Noli me tangere

We are back in Synod. Well, in fact Synod hasn’t yet formally begun but we are in Church House for our induction day. You may have read that something in the order of 65% of the members are new to the Synod. This is amazing. There is a show I like to watch called ‘Tipping Point’. It is an updated version of the waterfall game that we always used to ask to play on in an amusement arcade whenever we were allowed to go into one. With those old two pence pieces, the size of a small car wheel you would try to get the pile of coins over the edge and win what seemed to a small boy like a fortune. Well there is something of the tipping point experience here. 65% person means that the old guard are in a real minority and so there is every chance that this Synod can feel new, different.

Some of the old faces, the old voices, the old opinions have gone. That does mean a loss of wisdom and memory from the Synod. But in church circles and on church committees there is quite a lot of memory and sometimes that anchors us too much to the past – ‘We tried that in 1947 and it didn’t work, Father’. So maybe we can hear a bit of new thinking.

Walking into Church House this morning in time for the Panel of Chairs meeting, there was a real buzz about the place. Synod has not been able to meet in person since February 2020 and so that is a long time not being together. The meetings on Zoom and the meetings with just a few people present were ok but nothing like it is when we are all able to be together and networking or gossiping.

Can you remember what it was like on the first day of a new school year? You could smell the new satchels, you could see the new blazers, spot the kids who didn’t know the geography of the school. It’s the same here, fewer satchels, but there is a smell in the air that I would call excitement.

The choice is yours

One of the first tasks when you arrive is to get your Synod pass. These last us for the whole of the life of this particular Synod, so even if you are an old lag you have to queue to get your new pass, with your new number to be memorised – I am 56 this time – and your new lanyard. But it is the latter that is causing some amusement.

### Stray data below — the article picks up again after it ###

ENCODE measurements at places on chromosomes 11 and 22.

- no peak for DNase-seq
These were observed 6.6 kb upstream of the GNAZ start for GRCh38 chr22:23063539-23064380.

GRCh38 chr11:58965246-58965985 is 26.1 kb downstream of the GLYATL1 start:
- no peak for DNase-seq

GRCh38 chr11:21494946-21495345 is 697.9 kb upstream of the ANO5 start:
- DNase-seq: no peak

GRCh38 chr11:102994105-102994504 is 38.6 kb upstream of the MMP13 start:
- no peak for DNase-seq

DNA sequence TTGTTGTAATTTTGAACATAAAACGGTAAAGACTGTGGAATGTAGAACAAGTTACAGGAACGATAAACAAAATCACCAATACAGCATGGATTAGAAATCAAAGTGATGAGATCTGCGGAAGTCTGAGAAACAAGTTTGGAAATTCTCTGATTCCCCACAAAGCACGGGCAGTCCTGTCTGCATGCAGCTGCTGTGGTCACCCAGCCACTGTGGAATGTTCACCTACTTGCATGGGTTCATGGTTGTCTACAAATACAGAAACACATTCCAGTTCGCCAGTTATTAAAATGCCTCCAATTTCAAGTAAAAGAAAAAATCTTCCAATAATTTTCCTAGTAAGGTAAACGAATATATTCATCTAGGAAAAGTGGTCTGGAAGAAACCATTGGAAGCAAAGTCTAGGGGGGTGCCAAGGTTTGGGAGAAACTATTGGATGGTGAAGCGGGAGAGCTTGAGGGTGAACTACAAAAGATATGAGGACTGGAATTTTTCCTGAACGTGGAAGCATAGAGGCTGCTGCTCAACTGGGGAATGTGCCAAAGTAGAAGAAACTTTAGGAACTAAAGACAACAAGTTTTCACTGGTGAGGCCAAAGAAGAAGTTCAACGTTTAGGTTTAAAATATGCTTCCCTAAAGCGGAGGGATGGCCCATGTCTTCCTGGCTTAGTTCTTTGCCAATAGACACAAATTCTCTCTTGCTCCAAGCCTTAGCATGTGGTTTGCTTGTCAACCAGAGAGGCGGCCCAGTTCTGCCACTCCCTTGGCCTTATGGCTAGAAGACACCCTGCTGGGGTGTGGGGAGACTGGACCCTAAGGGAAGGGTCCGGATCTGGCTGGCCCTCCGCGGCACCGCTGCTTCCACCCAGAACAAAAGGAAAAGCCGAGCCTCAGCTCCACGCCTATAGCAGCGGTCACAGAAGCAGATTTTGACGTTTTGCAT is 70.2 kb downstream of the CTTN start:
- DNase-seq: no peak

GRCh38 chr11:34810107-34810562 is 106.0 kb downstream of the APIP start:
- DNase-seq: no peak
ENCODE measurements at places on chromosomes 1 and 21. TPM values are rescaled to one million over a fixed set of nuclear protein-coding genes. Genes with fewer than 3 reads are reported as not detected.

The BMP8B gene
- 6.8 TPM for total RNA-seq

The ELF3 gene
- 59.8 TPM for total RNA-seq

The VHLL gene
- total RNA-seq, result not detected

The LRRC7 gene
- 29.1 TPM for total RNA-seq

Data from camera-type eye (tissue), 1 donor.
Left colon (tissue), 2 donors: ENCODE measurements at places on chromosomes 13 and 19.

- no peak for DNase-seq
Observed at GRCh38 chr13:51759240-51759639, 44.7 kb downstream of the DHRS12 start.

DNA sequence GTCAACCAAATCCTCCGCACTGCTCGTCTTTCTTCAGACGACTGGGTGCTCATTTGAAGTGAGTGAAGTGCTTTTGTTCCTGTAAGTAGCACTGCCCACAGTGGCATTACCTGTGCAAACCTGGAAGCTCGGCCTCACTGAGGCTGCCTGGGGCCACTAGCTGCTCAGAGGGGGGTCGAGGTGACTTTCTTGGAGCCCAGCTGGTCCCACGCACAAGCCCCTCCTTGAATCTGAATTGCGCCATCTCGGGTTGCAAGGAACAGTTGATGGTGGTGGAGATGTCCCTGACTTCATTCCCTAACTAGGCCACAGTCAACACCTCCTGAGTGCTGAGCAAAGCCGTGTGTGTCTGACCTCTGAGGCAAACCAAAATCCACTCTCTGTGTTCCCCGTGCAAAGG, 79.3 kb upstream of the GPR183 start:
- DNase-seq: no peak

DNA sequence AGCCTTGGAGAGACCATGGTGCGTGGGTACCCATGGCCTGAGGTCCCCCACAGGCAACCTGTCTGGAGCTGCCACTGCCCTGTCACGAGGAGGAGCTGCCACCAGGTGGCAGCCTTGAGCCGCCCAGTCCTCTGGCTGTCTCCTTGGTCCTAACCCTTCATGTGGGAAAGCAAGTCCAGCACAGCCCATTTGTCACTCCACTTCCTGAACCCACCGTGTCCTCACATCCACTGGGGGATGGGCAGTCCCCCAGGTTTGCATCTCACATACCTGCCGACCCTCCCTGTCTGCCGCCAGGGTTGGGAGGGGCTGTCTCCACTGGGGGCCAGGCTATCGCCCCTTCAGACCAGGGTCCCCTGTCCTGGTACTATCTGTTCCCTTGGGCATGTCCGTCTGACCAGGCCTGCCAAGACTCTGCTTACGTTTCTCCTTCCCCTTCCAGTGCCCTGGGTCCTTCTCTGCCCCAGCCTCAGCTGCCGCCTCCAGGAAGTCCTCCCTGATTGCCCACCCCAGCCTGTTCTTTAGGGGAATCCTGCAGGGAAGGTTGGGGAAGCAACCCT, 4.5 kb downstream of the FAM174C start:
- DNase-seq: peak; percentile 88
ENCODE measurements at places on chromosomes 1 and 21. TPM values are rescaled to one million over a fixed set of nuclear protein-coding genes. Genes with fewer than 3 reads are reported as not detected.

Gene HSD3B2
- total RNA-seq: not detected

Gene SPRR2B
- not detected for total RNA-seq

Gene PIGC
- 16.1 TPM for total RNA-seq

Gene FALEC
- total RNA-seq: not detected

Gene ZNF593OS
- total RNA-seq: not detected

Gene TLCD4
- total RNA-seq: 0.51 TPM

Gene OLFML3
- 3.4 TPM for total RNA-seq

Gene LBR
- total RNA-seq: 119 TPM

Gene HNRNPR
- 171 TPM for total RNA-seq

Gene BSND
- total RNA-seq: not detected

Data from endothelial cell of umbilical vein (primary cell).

If you read the Church Times you will be aware of Dave Walker’s perceptive cartoons. Last week’s was all about the lanyards that we were being given. In previous Synods they were all the same. But on this occasion, in order to make provision for people in these Covid times, you could choose. They are just like traffic lights – red for stop, don’t touch me; amber for approach with care; green for, come on, give me a hug. I went for green. On one level it’s amusing but I suppose it is sensible. The pandemic has helped us understand the importance of giving each other the space and the distance, the respect that we feel that we need, at this time, in different places. So it isn’t like sharing the Peace in some places where some people resolutely refuse to be touched by anyone with a friendly grin and an outstretched hand – but a way of keeping one another secure.

But it did bring to mind the encounter in the garden between the Risen Lord and Mary Magdalene and those famous words ‘Noli me tangere’ ‘Touch me not’. What makes that hard to read is that we know God as the God of warm embrace, the God who doesn’t keep a distance, the God who places their own self in the gentle arms of a young mother, the God who in Jesus allows the anointing oil to flow and will kneel and wash the feet of others. It is the God of close encounter that we worship and adore, not the God of distance, of exclusion. For God the colour must always be green, even though for us, at this time, in this place we need to recognise the need for red and amber.

I wonder what Hodge would think of our mock debate?

But in the first afternoon we have a bit of fun, a mock debate on cats and dogs, and I have the joy of chairing it. Will I need to declare an interest, being the guardian of such a high profile Cathedral cat like Hodge, who never keeps his distance. We shall see. But in the meantime please pray for the Synod in all our rainbow diversity.

God, draw close to us in this Synod as we draw close to you; breathe your Spirit into us, that we may bring others into the warmth of your divine embrace. Amen.

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